Things to look out for when buying a used Wanderer in
no particular order....
1. Floorboards -
Lift the floorboards
flaking varnish or paint and any resultant rot - especially at the aft
end where the clearance from hull to underside of board is least and
most water collects when under way. While in this area check for missing
board clips/screws that keep the floorboards secured in place. If
you are handy with a jig saw and can source some appropriate ply then it
is possible to make your replacement by using the old one as a template.
2. Hull Condition -
Obviously inspect the
entire hull surface for any damage that might threaten the hull's
integrity. Cosmetic scratches can be repaired relatively easily.
With boards out of the boat examine
of the hull for damage from a badly set up road trailer,
this manifests itself as small hairline 'star' cracks on the bottom of
the boat radiating out from a common point in that region where the port
and starboard road trailer rollers come into contact with the underside
of the hull. The
boat's weight should be carried
along the line
of the keel with the trailer's side
supports only lending stability rather than supporting weight - if set
up wrong with weight on the side supports you can get damage to the hull.
Severe cracking might require
3. Bungs and Buoyancy -
condition of all
to the forward/bow chamber, side tanks [if not an MD version] and
transom - early boats had rather un-inspiring push fit bungs, not
expensive to replace. Water in these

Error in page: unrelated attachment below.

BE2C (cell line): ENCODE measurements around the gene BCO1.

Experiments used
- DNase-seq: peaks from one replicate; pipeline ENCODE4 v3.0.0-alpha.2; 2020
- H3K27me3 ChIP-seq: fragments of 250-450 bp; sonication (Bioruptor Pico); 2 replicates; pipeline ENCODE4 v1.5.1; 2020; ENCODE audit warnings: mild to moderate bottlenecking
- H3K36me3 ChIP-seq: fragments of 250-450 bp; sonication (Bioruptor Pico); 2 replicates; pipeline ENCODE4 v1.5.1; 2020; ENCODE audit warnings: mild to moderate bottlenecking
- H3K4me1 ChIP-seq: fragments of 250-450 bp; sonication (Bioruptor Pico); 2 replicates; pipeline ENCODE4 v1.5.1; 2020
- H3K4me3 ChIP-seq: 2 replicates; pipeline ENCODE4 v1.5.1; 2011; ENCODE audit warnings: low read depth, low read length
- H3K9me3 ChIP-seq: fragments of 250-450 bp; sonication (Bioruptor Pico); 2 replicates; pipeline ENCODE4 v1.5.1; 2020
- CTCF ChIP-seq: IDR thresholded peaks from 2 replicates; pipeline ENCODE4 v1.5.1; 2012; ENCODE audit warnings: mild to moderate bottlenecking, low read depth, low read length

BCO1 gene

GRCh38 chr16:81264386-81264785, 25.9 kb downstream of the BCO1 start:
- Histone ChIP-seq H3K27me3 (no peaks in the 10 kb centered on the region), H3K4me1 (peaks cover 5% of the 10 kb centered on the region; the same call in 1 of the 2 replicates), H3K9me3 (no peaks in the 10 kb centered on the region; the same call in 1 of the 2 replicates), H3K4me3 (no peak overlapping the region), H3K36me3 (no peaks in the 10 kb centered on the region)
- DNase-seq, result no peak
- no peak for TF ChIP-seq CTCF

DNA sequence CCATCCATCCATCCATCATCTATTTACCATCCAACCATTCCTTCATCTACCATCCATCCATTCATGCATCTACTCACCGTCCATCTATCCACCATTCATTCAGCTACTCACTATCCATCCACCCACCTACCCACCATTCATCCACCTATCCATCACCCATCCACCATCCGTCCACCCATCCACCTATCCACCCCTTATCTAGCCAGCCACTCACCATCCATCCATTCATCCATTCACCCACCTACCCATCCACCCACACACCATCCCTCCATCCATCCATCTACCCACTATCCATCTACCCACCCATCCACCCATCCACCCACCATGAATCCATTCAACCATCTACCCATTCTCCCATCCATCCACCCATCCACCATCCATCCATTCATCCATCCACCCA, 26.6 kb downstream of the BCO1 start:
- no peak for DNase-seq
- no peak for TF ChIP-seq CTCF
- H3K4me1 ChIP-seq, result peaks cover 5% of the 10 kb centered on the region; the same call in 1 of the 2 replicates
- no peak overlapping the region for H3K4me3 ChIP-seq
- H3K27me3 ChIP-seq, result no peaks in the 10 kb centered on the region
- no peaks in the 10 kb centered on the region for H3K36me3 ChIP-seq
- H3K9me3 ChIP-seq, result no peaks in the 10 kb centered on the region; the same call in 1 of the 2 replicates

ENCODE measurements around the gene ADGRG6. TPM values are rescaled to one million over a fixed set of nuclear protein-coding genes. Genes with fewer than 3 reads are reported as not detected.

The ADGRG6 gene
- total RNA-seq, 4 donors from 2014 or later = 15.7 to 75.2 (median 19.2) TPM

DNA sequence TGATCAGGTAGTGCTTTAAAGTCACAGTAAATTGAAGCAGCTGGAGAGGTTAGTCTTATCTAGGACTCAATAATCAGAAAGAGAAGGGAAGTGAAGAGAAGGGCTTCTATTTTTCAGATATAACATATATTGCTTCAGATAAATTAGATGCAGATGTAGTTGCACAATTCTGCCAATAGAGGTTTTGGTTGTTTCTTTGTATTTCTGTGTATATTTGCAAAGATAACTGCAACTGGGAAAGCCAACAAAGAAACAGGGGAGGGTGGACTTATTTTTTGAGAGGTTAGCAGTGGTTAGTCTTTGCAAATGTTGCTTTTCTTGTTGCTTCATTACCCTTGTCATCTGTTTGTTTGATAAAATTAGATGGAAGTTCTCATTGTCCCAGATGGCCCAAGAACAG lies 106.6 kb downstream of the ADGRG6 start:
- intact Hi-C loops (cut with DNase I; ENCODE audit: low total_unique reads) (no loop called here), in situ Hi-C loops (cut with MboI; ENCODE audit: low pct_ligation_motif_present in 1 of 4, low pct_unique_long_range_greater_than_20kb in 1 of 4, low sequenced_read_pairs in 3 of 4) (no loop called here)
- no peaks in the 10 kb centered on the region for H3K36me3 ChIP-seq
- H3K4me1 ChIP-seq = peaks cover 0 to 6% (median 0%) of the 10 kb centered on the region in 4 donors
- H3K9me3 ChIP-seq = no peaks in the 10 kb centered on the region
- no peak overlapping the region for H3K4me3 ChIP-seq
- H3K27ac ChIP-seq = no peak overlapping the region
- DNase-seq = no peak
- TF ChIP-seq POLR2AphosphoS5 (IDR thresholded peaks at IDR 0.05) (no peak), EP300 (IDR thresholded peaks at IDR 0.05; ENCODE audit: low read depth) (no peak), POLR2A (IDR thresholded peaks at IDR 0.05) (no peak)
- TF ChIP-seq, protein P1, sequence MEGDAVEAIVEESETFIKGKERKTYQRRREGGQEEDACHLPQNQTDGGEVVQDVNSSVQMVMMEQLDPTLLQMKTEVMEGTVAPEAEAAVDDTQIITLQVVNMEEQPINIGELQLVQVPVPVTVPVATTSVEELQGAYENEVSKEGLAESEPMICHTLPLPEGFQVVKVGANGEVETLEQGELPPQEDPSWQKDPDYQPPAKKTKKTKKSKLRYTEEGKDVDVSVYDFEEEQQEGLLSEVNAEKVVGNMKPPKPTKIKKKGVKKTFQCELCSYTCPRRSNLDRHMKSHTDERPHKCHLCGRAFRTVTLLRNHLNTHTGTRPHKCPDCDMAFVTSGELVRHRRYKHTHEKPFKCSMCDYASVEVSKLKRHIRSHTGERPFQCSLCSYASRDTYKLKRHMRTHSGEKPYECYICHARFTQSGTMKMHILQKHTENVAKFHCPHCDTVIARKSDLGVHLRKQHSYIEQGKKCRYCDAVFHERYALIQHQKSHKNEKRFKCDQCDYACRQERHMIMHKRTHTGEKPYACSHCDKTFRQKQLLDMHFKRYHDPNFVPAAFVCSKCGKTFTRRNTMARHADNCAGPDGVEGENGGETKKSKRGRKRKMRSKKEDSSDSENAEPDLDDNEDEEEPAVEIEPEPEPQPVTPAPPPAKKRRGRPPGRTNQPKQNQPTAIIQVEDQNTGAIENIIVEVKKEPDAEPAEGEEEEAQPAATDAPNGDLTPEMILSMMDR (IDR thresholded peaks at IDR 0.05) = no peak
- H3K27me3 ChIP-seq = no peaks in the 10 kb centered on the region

may indicate either a major structural problem
somewhere or, in the case of the bow chamber,
the sealant around the screws
holding the keel band in place has perished and needs replacing
or b) there are keel band screws missing in the region from stem-head to
front of centre board - easily replaced and re-sealed.
Buoyancy tanks should be filled will closed cell foam, polystyrene or at
least stuffed with empty plastic fizz bottles to ensure 'unsinkability'.
There is a possibility that the very early Winton built boats have no
foam or the wrong foam - if in any doubt arrange for a buoyancy test to
be carried out. Make sure you check for the presence and condition of
the aft compartment lid gasket - if this is perished, has gaps [i.e.
does not completely and continuously seal with the entire perimeter of
the compartment] then there is a risk that this chamber will fill with
water in a capsize.
4. Bailers -
that the self-bailers open and close
and appear in good condition. You can get
service packs to replace seals if they leak. Again
WD40 will often ease a sticking bailer.
5. Rig -
With regards to the rig - Jib
halyard wires can fray and fail,
especially where they bend round fittings, check the